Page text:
Morris Coleman Boone

Morris Coleman Boone, one of Hanockcounty's well-known and progressive farmers, proprietor of a farm in Brandywine township, on which he has made his home since 1902, is a native Hoosier, born in the neighboring county of Shelby on October 12, 1854, son of Benjamin Harrison and Ellen (Paulen) Boone, both natives of that same county, members of pioneer families in that section of the state.

Benjamin H. Boone was born in 1830, son of Joseph Boone and wife, who were among the early settlers of the neighborhood southwest of Shelbyville, where their last days were spent. Upon growing to manhood's estate, Benjamin H. Boone entered a quarter of a section of timber land from the government, which he later sold and with the proceeds bought an eighty-acre farm, on which he established his home and spent the rest of his life. Though but a boy when the Mexican War broke out, he enlisted for service during that war and served until discharged on a physician's certificate of disability, on account of illness. He was a Democrat and served his district for some time as supervisor of highways. He was a member of the Christian church and an ardent supporter of the good works of the same. He lived to a ripe old age, his death occurring on March 31, 1914. For many years he had been a widower, his wife having died when the subject of this sketch was a small boy, leaving eight children, those besides Morris C. being Barnabas and William T Boone and Mrs. Zora Isler, a widow; Mrs. Fannie Mount, of Greenfield; Mrs. Sally Wood, wife of Charles Wood; Mrs. Cassie Gadddis, of Illinois, and Mrs. Susanna Monroe, of Shelby county.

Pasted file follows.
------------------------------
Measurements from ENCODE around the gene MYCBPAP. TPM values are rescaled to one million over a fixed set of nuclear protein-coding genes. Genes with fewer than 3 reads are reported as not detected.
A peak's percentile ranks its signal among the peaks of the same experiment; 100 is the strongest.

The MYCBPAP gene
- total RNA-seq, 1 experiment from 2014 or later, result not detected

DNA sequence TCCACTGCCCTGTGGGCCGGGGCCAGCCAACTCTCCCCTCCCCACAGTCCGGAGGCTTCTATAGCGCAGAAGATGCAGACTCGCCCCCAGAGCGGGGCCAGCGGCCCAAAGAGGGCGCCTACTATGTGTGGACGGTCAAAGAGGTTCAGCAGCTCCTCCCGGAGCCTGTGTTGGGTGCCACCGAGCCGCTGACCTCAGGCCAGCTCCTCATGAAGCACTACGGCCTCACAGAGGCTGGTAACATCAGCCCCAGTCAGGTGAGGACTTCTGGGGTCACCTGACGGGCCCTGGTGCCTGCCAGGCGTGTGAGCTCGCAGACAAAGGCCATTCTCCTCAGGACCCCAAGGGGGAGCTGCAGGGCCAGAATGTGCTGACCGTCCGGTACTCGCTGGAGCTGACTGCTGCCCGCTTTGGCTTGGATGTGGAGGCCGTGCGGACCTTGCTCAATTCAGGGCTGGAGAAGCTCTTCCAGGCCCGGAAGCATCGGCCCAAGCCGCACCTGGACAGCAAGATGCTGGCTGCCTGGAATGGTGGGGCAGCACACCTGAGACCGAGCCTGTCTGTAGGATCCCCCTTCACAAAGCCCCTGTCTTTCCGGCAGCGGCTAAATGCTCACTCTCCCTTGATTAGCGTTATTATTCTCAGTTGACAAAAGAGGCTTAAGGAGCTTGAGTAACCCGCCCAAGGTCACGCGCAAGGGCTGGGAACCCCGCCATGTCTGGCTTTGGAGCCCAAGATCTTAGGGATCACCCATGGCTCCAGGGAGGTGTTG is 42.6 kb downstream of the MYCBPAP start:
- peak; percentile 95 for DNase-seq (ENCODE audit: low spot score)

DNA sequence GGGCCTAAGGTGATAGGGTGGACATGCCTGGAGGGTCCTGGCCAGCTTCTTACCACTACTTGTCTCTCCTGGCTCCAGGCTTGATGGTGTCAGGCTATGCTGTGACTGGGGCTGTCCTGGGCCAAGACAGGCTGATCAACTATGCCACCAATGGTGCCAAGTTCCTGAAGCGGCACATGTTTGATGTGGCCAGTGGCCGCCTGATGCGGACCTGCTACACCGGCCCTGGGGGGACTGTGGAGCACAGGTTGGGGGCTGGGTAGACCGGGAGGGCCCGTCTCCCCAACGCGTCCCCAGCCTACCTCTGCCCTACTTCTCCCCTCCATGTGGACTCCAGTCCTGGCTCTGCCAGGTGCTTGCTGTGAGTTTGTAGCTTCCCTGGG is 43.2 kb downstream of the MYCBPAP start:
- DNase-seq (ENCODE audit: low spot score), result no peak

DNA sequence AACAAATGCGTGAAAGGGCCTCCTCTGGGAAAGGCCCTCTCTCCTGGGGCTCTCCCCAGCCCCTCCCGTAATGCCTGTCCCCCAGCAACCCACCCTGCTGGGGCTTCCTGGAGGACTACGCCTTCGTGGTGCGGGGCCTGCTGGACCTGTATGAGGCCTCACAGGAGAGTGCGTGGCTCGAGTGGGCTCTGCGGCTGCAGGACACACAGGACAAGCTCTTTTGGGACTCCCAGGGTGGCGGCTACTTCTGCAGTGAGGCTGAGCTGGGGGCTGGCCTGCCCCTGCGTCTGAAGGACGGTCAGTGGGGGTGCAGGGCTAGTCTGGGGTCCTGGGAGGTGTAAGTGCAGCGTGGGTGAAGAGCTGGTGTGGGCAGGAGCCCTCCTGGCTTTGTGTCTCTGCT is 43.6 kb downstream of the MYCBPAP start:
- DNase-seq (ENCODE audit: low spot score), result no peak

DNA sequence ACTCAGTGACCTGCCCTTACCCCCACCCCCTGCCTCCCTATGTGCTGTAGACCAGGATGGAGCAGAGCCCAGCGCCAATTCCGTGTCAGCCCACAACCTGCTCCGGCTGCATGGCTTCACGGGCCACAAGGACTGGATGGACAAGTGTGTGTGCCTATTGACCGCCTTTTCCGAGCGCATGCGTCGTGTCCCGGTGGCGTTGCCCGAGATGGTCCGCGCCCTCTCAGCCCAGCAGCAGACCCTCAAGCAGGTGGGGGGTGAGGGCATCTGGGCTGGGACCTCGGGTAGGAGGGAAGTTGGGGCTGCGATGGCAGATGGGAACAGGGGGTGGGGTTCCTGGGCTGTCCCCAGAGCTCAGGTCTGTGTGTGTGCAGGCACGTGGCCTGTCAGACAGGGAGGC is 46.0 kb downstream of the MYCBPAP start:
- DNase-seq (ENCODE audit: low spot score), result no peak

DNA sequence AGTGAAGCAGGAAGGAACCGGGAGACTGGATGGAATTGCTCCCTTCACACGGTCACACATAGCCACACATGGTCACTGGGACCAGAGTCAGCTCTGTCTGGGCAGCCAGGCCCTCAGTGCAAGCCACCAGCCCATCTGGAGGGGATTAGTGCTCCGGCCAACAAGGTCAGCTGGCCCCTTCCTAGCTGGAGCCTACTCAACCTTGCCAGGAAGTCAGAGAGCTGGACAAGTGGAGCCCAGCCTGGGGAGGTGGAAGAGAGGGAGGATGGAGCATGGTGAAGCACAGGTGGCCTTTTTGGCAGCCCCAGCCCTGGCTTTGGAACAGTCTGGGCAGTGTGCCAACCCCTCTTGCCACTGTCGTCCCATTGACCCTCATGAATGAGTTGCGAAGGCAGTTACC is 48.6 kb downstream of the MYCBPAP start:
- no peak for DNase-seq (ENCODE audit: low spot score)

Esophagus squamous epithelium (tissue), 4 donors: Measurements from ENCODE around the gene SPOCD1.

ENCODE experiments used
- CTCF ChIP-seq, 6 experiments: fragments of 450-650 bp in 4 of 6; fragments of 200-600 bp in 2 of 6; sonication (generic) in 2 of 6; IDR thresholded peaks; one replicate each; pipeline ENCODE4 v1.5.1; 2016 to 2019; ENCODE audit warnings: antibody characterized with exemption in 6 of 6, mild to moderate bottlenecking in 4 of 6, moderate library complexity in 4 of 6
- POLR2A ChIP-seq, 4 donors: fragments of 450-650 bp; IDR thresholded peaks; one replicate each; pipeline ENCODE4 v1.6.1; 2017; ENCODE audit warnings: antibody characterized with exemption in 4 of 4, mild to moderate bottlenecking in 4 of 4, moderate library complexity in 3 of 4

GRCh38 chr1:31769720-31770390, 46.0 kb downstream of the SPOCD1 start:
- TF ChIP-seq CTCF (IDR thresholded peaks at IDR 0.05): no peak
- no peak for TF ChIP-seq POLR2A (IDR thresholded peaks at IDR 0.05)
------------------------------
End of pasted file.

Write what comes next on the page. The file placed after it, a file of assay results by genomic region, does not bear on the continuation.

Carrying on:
Morris C. Boone grew up on the paternal farm in Shelby county and received his elementary education in the district schools of that neighborhood, supplementing the same through his busy life by the thoughtful reading of carefully selected books. He early began working on his own account and for ten years was engaged as a farmer for Sylvester Thomas, who gave his substantial assistance in getting a proper start on his present well-kept and well-tilled farm of one hundred acres in Brandywine township this county, where he has lived since 1902 and on which he has made all the present substantial improvements. His place is amply stocked with well-selected live stock and his modern methods of farming insure him a competence. Mr. Boone is a Democrat and ever since taking an active part in the county's political affairs has been an ardent supporter of the principles of that party.

It was in 1881 that Morris C. Boone was united in marriage to Jemima E. House, who was born in Shelby county of July 20, 1860, daughter of Maston House and wife, and to this union four children have been born, three sons, Charles, Frank and Arthur, and one duaghter, Bernice, all of whom received a high school education and all of whom are engaged as teachers save Arthur, who is engaged as a traveling salesman for an Indianapolis firm and who makes his home at Monticello, this state. Mr. and Mrs. Boone are members of the Baptist church and Mr. Boone is a member of the Knights of Pythias.

Transcribed from History of Hancock County, Indiana, Its People, Industries and Institutions by George J. Richman, B. L., Federal Publishing Co., Indianapolis, Indiana, 1916. Pages 892-893.

Submitted by Sylvia (Rose) Duda, Laingsburg, MI September 22, 2001.

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